The Hebraic widows, who were more ethnically aligned with the majority of the church leaders, were just fine. They did not see the issue. Why were these Hellenists so upset? What’s the big deal anyway? A widow is a widow, right?
But, the Hellenist widows WERE being overlooked; they were being treated differently, and valued differently—because of their ethnicity.
So, they spoke up.
When their experience confirmed to them a pattern of discrimination, they started a hashtag, #HellenistWidowsMatter to explain that they, too, were important. They mattered. Their needs and lives were important.
That made some people uncomfortable.
Some dismissed the Hellenist widows as attention seekers. They started a competing hashtag, #AllWidowsMatter, because, they explained, no one was better than anyone else.
The people who started #AllWidowsMatter meant well—they wanted to affirm the value of all widows. Since “all” included the Hellenistic widows they couldn’t see a reason their hashtag was in any way a bad thing—all widows matter.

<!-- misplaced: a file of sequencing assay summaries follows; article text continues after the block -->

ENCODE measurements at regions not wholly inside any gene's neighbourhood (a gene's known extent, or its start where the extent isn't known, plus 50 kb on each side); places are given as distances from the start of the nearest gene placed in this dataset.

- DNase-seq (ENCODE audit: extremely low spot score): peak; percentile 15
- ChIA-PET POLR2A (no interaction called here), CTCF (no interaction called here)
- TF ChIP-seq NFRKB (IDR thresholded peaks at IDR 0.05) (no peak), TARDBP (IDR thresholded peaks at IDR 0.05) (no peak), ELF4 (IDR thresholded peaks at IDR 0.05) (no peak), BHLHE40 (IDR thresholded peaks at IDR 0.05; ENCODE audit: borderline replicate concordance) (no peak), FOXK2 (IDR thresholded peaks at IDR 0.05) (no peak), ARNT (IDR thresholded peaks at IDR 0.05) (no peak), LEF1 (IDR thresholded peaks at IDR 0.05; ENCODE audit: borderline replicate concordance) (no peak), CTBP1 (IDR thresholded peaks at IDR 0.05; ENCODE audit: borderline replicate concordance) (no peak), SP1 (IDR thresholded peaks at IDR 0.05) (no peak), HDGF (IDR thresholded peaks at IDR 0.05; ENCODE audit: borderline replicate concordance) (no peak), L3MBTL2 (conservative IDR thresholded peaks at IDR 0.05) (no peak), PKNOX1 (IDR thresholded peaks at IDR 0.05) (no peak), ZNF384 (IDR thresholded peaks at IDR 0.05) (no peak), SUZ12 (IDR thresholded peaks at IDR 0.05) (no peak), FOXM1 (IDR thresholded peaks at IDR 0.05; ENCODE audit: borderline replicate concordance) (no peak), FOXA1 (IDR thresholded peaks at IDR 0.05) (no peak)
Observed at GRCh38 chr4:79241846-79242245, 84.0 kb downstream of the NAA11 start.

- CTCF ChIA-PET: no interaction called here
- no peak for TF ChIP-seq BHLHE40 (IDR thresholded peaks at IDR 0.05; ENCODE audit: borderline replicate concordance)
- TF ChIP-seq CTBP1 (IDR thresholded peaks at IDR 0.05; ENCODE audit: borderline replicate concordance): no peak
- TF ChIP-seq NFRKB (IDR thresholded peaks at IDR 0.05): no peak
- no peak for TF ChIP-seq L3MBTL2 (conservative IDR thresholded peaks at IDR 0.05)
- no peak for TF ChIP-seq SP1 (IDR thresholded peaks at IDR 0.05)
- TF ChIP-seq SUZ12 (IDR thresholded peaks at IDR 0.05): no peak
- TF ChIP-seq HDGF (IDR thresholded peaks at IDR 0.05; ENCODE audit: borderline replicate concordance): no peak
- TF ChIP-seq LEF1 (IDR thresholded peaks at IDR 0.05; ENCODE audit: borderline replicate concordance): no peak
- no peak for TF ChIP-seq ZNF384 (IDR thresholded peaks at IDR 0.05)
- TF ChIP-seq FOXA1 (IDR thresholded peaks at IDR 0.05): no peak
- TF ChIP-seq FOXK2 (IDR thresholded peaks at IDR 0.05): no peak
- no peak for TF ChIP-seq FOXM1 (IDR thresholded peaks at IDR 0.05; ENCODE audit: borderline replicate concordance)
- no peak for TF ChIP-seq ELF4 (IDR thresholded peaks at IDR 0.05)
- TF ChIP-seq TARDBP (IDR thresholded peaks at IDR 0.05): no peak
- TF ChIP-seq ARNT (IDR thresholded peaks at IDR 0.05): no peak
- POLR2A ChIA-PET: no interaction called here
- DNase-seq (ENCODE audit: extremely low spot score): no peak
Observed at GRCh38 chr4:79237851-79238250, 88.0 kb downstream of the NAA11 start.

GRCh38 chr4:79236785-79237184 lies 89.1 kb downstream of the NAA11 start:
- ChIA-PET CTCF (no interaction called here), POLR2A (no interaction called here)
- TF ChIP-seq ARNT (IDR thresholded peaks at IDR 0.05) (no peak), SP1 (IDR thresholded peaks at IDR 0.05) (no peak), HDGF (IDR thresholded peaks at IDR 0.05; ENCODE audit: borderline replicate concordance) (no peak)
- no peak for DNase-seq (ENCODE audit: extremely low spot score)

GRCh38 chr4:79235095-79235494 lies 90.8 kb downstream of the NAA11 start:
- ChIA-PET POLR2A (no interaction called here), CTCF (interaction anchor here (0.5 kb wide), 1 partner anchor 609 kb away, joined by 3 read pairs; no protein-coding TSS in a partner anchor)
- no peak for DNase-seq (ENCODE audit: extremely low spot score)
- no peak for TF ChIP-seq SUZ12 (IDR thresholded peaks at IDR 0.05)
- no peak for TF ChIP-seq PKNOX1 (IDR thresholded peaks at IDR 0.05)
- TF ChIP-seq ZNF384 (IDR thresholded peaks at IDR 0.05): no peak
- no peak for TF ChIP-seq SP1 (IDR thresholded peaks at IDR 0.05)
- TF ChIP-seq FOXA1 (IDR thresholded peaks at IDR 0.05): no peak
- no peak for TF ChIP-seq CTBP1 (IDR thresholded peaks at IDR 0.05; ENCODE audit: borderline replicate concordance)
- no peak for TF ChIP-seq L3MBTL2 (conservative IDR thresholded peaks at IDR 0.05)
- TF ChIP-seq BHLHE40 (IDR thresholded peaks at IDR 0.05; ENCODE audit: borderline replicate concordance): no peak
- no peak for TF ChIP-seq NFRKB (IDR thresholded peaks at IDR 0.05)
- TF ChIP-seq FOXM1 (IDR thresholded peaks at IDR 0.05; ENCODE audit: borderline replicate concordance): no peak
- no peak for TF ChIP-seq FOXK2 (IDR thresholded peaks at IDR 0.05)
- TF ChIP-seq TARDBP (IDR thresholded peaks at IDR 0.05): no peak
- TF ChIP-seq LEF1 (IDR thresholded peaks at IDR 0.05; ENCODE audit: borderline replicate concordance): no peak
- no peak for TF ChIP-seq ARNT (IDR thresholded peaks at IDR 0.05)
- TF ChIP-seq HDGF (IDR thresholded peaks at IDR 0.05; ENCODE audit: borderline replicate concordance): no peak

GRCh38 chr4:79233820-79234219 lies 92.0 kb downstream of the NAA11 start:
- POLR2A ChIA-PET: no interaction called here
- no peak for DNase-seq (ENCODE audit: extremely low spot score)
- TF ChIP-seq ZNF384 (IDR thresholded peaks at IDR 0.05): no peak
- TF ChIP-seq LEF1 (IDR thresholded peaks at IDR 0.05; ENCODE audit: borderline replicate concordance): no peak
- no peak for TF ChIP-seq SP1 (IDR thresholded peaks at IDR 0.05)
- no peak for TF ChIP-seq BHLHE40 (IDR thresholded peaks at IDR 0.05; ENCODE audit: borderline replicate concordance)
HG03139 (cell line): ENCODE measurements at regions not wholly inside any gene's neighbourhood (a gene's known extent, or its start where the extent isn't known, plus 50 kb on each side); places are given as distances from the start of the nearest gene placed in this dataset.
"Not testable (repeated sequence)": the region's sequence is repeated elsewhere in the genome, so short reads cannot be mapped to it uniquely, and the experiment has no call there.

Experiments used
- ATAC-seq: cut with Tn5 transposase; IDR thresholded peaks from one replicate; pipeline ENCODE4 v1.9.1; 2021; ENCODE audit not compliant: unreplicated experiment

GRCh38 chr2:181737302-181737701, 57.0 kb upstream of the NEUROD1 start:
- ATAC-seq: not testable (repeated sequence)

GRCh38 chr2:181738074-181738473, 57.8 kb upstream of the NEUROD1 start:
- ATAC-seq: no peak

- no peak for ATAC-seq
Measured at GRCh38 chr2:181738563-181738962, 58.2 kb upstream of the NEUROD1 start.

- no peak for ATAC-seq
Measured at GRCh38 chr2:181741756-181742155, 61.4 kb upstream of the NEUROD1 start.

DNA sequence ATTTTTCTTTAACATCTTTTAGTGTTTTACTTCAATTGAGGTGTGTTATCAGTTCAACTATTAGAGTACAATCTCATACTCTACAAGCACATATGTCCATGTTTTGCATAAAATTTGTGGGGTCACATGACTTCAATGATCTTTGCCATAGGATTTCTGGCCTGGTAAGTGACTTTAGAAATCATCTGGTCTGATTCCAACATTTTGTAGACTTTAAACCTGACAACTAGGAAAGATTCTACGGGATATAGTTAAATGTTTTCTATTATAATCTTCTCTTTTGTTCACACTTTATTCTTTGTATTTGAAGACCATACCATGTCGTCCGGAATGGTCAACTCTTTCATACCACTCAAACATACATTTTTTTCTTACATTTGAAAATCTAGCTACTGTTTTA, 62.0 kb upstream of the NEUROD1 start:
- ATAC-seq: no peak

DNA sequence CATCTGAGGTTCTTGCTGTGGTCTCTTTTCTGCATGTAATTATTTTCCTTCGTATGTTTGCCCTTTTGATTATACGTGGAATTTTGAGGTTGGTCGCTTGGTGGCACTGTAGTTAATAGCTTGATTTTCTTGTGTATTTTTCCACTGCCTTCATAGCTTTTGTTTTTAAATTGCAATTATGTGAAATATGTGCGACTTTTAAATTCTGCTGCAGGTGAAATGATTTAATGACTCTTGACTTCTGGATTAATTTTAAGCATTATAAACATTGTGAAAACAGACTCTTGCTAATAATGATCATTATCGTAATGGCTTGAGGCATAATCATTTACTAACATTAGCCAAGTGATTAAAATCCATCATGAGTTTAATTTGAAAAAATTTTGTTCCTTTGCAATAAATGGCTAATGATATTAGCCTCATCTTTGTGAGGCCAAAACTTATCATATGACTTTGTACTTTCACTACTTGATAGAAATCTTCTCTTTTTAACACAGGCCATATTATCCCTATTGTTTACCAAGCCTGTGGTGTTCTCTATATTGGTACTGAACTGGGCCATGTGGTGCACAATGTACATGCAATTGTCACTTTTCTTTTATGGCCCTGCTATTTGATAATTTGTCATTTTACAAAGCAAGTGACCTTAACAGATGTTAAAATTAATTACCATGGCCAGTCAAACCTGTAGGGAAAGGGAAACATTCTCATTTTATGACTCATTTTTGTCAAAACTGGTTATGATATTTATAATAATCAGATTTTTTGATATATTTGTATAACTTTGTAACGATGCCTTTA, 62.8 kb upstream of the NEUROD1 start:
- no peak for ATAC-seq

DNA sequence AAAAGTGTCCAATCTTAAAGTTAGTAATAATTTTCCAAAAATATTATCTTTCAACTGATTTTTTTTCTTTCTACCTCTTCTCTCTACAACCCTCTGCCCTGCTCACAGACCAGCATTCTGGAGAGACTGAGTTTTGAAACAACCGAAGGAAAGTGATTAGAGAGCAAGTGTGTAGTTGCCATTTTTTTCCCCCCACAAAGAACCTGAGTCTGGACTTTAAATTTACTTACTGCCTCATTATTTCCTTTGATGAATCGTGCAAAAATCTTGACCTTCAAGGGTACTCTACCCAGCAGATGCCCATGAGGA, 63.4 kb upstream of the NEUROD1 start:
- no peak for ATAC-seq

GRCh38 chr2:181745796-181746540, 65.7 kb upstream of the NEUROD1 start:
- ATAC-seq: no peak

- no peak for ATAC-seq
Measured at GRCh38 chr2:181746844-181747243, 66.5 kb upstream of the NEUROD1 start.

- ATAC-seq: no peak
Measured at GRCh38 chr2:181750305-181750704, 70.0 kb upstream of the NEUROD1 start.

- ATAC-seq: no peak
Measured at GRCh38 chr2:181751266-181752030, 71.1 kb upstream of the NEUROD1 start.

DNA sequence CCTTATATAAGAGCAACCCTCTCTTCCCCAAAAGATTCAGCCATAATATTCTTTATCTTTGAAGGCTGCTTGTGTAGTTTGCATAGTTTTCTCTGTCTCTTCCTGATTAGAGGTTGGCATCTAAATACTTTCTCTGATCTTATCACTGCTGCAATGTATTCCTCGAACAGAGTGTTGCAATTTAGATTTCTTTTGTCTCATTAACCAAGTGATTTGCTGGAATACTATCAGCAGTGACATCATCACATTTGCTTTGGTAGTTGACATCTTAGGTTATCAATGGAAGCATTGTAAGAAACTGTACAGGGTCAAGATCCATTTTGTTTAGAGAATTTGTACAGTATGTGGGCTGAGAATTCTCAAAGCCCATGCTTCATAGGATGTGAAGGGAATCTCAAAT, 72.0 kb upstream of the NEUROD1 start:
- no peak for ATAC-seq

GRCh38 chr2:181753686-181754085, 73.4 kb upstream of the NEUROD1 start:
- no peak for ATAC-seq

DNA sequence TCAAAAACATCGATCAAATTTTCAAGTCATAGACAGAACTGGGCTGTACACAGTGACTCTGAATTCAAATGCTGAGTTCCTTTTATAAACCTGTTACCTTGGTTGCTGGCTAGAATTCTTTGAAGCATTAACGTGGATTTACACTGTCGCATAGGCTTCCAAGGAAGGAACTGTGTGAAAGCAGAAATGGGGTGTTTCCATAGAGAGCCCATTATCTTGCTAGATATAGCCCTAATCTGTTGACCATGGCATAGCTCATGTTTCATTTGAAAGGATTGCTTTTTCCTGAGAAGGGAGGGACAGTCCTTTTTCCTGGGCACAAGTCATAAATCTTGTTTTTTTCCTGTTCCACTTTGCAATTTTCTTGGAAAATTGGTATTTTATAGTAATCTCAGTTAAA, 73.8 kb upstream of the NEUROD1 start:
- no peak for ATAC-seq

But, all widows were not being devalued, the marginalized Hellenistic widows explained, the Hellenistic ones were.
Visit Christianity Today to read more of this helpful scriptural analogy about why "Black Lives Matter" means "also," not "only."
And why the true in isolation, possibly well-meaning statements "All Lives Matter," or "Blue Lives Matter," in this context where it is black lives that are being disproportionatley slaughtered, actually function to mean "Shut Up and Stop Saying Black Lives Matter," which means "Black Lives Don't Matter Enough to Talk About." Which means "Black Lives Don't Matter At All."